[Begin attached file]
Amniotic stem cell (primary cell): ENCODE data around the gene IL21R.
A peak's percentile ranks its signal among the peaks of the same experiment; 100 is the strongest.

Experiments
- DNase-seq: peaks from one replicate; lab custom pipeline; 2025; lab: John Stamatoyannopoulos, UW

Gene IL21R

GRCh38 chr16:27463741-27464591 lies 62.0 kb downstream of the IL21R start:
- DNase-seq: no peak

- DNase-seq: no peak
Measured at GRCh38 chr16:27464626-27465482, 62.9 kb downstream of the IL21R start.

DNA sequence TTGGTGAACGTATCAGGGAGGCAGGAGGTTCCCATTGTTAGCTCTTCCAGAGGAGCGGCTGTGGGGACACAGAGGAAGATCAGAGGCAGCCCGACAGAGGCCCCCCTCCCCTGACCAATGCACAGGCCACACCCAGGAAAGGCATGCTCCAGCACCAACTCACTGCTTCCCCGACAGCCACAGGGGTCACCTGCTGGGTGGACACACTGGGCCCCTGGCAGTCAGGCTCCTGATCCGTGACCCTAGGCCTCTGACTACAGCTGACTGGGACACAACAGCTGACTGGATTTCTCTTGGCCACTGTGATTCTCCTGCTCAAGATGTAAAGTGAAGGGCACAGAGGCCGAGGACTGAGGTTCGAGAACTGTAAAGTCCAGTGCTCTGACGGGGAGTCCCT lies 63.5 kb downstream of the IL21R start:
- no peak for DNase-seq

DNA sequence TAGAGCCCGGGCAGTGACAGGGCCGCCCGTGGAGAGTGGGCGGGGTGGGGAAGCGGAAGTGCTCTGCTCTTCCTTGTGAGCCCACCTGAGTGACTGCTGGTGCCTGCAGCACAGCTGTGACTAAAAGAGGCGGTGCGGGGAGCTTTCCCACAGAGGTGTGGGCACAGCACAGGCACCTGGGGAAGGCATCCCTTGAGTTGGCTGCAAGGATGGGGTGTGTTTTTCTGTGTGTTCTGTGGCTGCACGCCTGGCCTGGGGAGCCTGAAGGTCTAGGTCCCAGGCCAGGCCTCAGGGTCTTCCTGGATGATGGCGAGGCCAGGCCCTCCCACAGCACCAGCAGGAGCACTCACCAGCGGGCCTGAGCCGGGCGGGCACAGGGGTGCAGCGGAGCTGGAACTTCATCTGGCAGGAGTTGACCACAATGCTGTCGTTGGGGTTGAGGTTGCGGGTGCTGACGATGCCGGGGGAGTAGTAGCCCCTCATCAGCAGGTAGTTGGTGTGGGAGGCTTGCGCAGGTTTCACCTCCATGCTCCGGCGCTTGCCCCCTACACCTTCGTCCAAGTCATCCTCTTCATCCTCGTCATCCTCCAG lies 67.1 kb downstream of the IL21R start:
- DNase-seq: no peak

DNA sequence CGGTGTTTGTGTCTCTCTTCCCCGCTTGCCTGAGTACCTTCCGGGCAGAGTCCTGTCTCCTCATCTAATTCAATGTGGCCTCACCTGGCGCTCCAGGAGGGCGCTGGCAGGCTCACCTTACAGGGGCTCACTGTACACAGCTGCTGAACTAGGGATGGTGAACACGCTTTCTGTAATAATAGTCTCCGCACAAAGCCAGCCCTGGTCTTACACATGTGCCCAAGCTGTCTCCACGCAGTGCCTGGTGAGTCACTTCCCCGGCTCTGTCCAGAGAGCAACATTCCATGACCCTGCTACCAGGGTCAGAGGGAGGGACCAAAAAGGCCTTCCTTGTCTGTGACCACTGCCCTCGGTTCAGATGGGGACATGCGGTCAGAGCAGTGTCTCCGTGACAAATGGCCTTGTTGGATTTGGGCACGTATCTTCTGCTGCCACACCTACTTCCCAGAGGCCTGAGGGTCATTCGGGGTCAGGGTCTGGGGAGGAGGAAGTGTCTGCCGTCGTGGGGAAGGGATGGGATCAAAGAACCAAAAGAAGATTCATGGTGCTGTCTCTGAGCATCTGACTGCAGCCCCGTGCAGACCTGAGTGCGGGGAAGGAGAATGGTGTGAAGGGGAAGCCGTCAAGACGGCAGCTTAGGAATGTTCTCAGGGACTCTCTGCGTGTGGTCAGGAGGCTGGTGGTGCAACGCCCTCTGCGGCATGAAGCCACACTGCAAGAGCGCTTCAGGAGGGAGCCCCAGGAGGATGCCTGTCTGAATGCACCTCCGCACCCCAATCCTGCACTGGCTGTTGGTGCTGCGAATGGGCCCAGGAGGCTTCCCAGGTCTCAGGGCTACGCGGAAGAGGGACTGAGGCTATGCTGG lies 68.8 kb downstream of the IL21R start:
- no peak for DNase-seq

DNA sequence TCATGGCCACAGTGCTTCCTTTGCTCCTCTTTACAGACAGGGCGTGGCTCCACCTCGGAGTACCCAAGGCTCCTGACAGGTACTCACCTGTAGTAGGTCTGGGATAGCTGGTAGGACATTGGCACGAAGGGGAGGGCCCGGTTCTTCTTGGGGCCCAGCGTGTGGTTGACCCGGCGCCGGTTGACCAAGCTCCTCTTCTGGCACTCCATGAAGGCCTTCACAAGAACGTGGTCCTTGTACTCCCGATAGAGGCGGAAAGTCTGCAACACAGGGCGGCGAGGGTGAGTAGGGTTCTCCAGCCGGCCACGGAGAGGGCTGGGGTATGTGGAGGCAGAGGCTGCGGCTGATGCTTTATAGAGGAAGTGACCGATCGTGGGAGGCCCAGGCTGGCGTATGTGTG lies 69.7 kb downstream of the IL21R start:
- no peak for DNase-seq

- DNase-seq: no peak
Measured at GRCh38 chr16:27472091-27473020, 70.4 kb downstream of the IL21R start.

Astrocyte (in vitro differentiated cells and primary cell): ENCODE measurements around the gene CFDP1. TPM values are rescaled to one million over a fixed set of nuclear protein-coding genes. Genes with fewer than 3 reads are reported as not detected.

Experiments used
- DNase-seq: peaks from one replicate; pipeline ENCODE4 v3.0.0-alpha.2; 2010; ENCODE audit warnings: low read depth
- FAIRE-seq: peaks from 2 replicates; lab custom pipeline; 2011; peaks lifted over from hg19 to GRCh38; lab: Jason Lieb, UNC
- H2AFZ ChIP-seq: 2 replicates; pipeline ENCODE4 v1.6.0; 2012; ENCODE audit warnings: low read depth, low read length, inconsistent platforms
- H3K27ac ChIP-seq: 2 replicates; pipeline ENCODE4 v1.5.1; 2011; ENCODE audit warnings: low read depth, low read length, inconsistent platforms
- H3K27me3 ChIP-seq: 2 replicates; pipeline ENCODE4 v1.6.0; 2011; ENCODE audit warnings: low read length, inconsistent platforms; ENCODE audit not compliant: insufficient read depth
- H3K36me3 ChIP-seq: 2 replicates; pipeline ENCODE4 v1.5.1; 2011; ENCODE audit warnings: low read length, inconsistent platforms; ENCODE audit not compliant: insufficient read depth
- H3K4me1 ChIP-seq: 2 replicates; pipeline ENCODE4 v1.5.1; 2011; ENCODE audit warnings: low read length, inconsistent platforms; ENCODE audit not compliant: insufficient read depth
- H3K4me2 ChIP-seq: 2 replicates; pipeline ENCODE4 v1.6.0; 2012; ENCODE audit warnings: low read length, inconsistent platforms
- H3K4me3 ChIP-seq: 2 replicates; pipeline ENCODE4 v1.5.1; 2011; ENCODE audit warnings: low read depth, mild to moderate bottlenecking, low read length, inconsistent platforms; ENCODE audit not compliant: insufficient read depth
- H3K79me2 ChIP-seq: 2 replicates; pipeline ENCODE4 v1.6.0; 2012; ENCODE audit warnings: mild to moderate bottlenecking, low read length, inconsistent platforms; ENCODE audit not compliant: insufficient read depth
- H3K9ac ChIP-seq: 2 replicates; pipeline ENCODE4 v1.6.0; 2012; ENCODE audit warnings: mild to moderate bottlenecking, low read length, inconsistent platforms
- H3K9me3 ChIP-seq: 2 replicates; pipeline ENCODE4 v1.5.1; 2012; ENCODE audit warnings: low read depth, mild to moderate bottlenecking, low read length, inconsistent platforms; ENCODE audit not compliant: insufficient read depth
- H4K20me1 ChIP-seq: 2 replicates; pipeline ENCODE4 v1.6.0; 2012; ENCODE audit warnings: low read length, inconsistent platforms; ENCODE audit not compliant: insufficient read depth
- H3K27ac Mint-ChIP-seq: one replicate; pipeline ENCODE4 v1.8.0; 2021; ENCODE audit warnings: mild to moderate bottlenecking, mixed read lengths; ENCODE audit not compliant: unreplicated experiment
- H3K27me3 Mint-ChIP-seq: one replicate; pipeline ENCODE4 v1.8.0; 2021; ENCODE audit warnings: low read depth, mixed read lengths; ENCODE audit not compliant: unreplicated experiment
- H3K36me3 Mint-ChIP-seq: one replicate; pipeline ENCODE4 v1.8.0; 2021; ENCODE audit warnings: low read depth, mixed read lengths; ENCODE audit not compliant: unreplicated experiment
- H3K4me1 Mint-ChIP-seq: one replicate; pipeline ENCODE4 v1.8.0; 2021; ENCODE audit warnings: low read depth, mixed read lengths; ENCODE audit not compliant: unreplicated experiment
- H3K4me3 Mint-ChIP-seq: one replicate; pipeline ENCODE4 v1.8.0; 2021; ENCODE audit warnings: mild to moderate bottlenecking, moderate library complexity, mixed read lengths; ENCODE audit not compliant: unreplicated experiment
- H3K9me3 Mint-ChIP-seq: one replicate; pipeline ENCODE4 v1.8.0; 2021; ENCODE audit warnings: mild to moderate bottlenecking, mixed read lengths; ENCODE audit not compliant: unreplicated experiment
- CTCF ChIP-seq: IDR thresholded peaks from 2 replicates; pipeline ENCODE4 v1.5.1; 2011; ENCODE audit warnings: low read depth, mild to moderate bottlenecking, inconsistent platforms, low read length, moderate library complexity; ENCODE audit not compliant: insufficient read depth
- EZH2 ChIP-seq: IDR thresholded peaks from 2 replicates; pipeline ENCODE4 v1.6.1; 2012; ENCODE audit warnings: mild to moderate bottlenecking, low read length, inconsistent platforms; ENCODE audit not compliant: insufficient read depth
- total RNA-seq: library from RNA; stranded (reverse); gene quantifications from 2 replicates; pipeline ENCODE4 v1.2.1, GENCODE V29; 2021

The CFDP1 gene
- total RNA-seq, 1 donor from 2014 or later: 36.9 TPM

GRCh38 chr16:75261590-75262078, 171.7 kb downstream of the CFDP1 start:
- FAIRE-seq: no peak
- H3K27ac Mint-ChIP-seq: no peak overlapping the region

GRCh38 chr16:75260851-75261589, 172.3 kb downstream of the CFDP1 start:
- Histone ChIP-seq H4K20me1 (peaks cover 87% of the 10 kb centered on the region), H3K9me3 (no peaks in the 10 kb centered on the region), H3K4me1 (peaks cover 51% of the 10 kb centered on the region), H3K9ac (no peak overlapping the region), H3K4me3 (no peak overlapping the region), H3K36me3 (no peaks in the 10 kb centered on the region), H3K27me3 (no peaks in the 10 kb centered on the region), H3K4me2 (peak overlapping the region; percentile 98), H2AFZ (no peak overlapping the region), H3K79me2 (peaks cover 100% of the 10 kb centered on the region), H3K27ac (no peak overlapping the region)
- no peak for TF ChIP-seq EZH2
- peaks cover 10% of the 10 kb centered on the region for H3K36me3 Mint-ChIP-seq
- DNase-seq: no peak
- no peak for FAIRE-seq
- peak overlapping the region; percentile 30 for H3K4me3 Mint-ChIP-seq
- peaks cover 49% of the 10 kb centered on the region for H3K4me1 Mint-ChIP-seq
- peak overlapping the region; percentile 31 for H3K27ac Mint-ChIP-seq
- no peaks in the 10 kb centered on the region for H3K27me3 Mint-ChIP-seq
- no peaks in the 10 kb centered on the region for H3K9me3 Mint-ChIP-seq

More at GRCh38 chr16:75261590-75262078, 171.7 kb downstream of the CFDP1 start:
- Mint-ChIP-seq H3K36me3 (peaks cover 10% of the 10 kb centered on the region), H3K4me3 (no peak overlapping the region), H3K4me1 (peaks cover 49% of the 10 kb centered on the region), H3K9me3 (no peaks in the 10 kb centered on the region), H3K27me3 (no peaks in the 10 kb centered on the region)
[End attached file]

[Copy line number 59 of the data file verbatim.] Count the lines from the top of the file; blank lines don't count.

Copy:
- no peaks in the 10 kb centered on the region for H3K9me3 Mint-ChIP-seq